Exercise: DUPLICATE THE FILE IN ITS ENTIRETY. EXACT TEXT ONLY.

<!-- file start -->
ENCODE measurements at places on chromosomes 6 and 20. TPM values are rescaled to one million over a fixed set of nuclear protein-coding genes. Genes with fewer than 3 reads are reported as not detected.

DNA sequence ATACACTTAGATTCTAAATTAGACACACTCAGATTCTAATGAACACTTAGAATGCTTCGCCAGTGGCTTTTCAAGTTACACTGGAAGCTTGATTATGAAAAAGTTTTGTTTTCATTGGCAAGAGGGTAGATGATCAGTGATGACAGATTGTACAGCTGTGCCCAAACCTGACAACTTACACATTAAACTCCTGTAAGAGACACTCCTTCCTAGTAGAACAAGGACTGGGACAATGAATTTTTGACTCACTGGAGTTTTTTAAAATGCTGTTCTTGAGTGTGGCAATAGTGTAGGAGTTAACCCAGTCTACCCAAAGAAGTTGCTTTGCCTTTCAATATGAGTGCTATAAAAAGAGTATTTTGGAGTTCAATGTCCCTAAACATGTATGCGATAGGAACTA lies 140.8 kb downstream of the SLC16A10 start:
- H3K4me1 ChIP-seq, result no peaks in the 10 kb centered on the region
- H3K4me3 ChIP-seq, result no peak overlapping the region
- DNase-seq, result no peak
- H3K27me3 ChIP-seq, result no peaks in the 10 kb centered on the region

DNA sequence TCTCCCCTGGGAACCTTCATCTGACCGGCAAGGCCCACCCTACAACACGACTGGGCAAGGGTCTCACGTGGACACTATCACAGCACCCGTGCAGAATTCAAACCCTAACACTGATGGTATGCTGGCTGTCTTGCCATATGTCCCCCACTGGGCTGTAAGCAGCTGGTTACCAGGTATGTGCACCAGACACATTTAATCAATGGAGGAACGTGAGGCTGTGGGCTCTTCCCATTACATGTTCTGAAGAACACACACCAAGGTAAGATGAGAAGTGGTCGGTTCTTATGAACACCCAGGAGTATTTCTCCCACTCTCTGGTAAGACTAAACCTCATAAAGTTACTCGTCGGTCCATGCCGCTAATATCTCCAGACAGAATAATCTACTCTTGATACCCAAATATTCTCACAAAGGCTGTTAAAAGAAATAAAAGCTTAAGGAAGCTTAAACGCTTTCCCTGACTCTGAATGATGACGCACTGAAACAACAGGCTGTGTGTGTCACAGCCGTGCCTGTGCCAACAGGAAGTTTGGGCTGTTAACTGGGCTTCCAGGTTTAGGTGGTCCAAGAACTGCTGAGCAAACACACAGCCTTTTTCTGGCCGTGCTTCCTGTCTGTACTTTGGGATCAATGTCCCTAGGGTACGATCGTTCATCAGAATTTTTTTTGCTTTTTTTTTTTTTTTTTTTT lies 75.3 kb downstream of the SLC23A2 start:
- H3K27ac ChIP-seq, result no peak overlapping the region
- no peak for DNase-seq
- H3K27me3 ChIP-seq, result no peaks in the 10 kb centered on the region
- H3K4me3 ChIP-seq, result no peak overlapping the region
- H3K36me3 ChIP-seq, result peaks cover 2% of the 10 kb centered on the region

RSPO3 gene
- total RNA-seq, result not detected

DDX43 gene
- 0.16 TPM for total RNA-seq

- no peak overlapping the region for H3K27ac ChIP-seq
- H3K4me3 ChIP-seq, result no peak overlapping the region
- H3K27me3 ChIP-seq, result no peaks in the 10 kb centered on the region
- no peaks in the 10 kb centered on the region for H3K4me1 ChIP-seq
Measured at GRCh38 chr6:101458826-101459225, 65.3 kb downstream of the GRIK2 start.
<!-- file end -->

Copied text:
ENCODE measurements at places on chromosomes 6 and 20. TPM values are rescaled to one million over a fixed set of nuclear protein-coding genes. Genes with fewer than 3 reads are reported as not detected.

DNA sequence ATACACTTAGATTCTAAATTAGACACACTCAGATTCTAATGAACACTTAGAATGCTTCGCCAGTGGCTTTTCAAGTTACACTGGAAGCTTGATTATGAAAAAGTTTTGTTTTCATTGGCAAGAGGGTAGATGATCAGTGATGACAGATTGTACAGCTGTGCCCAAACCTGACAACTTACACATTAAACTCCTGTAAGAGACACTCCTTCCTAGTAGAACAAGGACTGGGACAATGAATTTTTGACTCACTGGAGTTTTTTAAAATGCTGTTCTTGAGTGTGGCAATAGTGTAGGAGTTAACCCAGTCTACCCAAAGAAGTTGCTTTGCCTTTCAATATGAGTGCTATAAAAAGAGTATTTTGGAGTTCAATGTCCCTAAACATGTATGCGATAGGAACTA lies 140.8 kb downstream of the SLC16A10 start:
- H3K4me1 ChIP-seq, result no peaks in the 10 kb centered on the region
- H3K4me3 ChIP-seq, result no peak overlapping the region
- DNase-seq, result no peak
- H3K27me3 ChIP-seq, result no peaks in the 10 kb centered on the region

DNA sequence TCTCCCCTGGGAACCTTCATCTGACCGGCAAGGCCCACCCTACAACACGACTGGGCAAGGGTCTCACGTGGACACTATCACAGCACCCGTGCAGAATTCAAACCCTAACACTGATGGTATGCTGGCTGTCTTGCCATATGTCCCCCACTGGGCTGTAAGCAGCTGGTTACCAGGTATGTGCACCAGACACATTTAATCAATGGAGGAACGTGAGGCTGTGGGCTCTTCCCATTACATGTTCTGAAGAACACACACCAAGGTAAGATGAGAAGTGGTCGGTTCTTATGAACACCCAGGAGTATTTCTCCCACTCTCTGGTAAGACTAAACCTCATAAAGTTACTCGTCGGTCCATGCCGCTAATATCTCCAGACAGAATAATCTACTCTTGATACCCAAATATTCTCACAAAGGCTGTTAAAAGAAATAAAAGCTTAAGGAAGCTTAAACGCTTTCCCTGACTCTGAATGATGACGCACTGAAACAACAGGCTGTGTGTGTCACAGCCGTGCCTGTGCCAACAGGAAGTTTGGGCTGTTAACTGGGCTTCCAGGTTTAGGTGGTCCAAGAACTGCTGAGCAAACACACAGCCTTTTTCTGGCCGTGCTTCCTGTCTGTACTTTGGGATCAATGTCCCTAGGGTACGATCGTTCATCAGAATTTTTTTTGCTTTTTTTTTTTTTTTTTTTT lies 75.3 kb downstream of the SLC23A2 start:
- H3K27ac ChIP-seq, result no peak overlapping the region
- no peak for DNase-seq
- H3K27me3 ChIP-seq, result no peaks in the 10 kb centered on the region
- H3K4me3 ChIP-seq, result no peak overlapping the region
- H3K36me3 ChIP-seq, result peaks cover 2% of the 10 kb centered on the region

RSPO3 gene
- total RNA-seq, result not detected

DDX43 gene
- 0.16 TPM for total RNA-seq

- no peak overlapping the region for H3K27ac ChIP-seq
- H3K4me3 ChIP-seq, result no peak overlapping the region
- H3K27me3 ChIP-seq, result no peaks in the 10 kb centered on the region
- no peaks in the 10 kb centered on the region for H3K4me1 ChIP-seq
Measured at GRCh38 chr6:101458826-101459225, 65.3 kb downstream of the GRIK2 start.